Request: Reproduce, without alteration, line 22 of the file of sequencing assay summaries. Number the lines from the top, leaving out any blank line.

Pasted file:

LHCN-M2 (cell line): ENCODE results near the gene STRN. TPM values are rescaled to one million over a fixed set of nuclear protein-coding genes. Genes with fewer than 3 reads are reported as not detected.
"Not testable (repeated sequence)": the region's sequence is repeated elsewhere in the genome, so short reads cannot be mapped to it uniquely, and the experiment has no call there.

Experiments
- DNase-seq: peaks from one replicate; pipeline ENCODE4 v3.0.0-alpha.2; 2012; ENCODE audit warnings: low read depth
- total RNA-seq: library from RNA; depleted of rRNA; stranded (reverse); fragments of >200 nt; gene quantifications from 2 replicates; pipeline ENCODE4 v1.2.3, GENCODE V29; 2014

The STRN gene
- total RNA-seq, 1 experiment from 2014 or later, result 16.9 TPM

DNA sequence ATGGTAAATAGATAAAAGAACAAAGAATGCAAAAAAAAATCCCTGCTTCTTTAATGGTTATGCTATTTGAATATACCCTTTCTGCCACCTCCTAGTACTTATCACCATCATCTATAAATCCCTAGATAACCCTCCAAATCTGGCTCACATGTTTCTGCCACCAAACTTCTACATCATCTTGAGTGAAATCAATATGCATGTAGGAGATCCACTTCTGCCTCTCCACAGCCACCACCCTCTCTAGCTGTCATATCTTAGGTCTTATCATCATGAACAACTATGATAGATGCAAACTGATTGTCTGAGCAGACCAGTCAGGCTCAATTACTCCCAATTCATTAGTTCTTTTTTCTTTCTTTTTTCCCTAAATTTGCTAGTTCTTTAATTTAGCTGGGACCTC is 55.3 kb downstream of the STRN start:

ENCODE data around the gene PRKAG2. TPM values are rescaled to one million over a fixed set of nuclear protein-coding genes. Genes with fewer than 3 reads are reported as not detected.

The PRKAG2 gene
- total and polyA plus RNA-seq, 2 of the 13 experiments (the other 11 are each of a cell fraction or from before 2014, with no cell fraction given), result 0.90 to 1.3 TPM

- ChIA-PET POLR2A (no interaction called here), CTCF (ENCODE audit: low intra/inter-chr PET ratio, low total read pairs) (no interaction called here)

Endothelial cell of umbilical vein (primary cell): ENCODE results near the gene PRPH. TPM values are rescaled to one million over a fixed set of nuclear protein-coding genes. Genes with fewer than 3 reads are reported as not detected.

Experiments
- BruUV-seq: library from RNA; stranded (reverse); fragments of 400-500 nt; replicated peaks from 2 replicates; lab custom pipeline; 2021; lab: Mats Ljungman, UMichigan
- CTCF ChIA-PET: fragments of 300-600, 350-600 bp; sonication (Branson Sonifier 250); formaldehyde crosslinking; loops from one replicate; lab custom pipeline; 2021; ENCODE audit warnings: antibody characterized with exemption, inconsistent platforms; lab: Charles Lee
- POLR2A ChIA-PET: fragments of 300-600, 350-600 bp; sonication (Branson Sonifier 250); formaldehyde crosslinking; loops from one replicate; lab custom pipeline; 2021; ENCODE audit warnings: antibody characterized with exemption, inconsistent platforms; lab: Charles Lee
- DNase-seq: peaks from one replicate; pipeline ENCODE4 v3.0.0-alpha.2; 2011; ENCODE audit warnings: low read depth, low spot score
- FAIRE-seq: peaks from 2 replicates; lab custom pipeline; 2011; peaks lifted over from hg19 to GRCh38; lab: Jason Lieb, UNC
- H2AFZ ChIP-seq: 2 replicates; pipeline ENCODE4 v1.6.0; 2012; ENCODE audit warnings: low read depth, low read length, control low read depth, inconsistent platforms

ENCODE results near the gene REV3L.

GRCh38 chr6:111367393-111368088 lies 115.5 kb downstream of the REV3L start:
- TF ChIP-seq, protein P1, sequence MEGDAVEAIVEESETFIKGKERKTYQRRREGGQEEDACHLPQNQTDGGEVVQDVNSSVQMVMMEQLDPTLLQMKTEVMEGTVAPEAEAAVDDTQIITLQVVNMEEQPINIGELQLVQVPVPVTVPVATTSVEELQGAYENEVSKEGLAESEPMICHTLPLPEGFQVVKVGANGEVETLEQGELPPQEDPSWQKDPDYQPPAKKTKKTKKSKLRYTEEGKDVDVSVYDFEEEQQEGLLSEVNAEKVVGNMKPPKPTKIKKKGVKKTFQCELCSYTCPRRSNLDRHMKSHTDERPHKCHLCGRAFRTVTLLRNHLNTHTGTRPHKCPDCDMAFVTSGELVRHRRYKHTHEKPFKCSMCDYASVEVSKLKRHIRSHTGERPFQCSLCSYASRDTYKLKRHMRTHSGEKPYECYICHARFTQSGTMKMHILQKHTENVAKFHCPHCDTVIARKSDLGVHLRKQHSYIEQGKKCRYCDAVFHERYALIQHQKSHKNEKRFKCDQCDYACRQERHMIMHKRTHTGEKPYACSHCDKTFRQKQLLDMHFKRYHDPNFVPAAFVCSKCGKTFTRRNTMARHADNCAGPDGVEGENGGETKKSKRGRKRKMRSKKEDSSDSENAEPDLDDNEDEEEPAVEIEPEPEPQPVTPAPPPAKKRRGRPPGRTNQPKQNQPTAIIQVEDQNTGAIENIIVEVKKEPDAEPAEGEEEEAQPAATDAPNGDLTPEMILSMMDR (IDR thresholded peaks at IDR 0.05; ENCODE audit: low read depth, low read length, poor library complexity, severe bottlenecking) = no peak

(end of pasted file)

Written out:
GRCh38 chr6:111367393-111368088 lies 115.5 kb downstream of the REV3L start: